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Faust

Faust

Type
German Legend.
How its related to The Phantom
The Opera Version is shown in the book and appears in alot of the movies.


Faust or Faustus (Latin for "auspicious" or "lucky") is a classic German legend about A man called Faust who makes a pact with the Devil in exchange for knowledge. Faust's tale is the basis for many literary, artistic, cinematic, and musical works such as The Phantom of the Opera and The Picture of Dorian Gray . The meaning of the word and name has been reinterpreted through the ages. "Faust" (and the adjective "Faustian") has taken on a connotation distinct from its original use, and is often used today to describe a person whose headstrong desire for self-fulfillment leads him or her in a diabolical direction.

The Faust of the early Faust-books—and of the ballads, dramas and puppet-plays which grew out of them—is irrevocably damned because he prefers human to divine knowledge; "he laid the Holy Scriptures behind the door and under the bench, refused to be called doctor of Theology, but preferred to be styled doctor of Medicine."

Plays and comic puppet theatre loosely based on this legend were popular throughout Germany in the 16th century, often reducing Faust to a figure of vulgar fun. The story was popularized in England by Christopher Marlowe, who gave it a classic treatment in his play The Tragical History of Doctor Faustus. But in Goethe's reworking of the story two centuries later, Faust becomes a dissatisfied intellectual who yearns for "more than earthly meat and drink." It is one of the key elemts of The Phantom of the Opera

Sources of the legendEdit

The first printed source on the legend of Faust is a little chapbook bearing the title Historia von D. Johann Fausten , published in 1587. The book was re-edited and borrowed from throughout the 17th century. Other "Faustbooks" of that era include:
Doctor

A Illustration Of the titular character

  • Das Wagnerbuch (1593)
  • Das Widmann'sche Faustbuch (1599)
  • Dr. Fausts großer und gewaltiger Höllenzwang (Frankfurt 1609)
  • Dr. Johannes Faust, Magia naturalis et innaturalis (Passau 1612)
  • Das Pfitzer'sche Faustbuch (1674)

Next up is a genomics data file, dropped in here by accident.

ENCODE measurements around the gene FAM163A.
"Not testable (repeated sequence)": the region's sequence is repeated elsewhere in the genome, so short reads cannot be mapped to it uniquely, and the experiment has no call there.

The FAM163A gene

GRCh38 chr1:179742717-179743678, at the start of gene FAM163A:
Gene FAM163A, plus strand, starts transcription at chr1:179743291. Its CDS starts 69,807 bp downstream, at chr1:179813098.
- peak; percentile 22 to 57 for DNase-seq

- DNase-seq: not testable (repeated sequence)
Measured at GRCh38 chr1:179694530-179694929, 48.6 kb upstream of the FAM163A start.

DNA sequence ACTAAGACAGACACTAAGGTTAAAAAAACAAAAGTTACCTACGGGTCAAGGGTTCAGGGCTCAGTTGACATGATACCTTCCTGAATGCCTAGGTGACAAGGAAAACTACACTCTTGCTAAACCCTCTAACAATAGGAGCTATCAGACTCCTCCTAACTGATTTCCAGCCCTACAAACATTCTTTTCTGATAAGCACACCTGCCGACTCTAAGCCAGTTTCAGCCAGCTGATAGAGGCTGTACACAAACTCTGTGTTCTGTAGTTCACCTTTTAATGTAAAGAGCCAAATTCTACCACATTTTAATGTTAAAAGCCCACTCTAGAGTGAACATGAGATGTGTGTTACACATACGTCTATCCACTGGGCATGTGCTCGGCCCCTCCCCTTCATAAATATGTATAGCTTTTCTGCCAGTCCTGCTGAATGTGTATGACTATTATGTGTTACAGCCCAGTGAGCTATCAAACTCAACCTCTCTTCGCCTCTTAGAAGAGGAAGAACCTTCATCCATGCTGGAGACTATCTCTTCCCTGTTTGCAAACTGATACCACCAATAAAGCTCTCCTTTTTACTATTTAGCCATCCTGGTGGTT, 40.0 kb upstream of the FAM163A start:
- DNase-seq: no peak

• Dr. Fausts großer und gewaltiger Meergeist (Amsterdam 1692)
  • Das Wagnerbuch (1714)
  • Faustbuch des Christlich Meynenden (1725)

The 1725 Faustbook was widely circulated, and also read by the young Goethe.

The origin of Faust's name and persona remains unclear, though it is widely assumed to be based on the figure of German Dr. Johann Georg Faust (c. 1480–1540), a magician and alchemist probably from Knittlingen, Württemberg, who obtained a degree in divinity from Heidelberg University in 1509.

Some sources also connect the legendary Faust with Johann Fust (c. 1400–1466), Johann Gutenberg's business partner,[1] or suggest that Fust is one of the multiple origins to the Faust story.[2]

The character in Polish folklore named Pan Twardowski presents similarities with Faust, and this legend seems to have originated at roughly the same time. It is unclear whether the two tales have a common origin or influenced each other. Pan Twardowski may be based on a 16th-century German emigrant to the then-capital of Poland, Kraków, or possibly John Dee or Edward Kelley. According to the theologian Philip Melanchthon, the historic Johann Faust had studied in Kraków, as well.

Other related tales involving a pact between man and the devil include the legend of Theophilus of Adana, the 5th-century bishop; and the plays Mary of Nijmegen (Dutch, early 15th century, attributed to Anna Bijns) and Cenodoxus (German, early 17th century, by Jacob Bidermann).

Marlowe's Doctor FaustusEdit

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Faust

The early Faust chapbook, while already in circulation in Northern Germany, found its way to England, where in 1592 an English translation was published, The Historie of the Damnable Life, and Deserved Death of Doctor Iohn Faustus credited to a certain "P. F., Gent[leman]". It was this work that Christopher Marlowe used as the basis for his more ambitious play, The Tragical History of Doctor Faustus (published c. 1604). Marlowe also borrowed from John Foxe's Book of Martyrs, on the exchanges between Pope Adrian and a rival pope. Another possible inspiration of Marlowe's version is John Dee (1527–1609), who practised forms of alchemy and science and developed Enochian magic.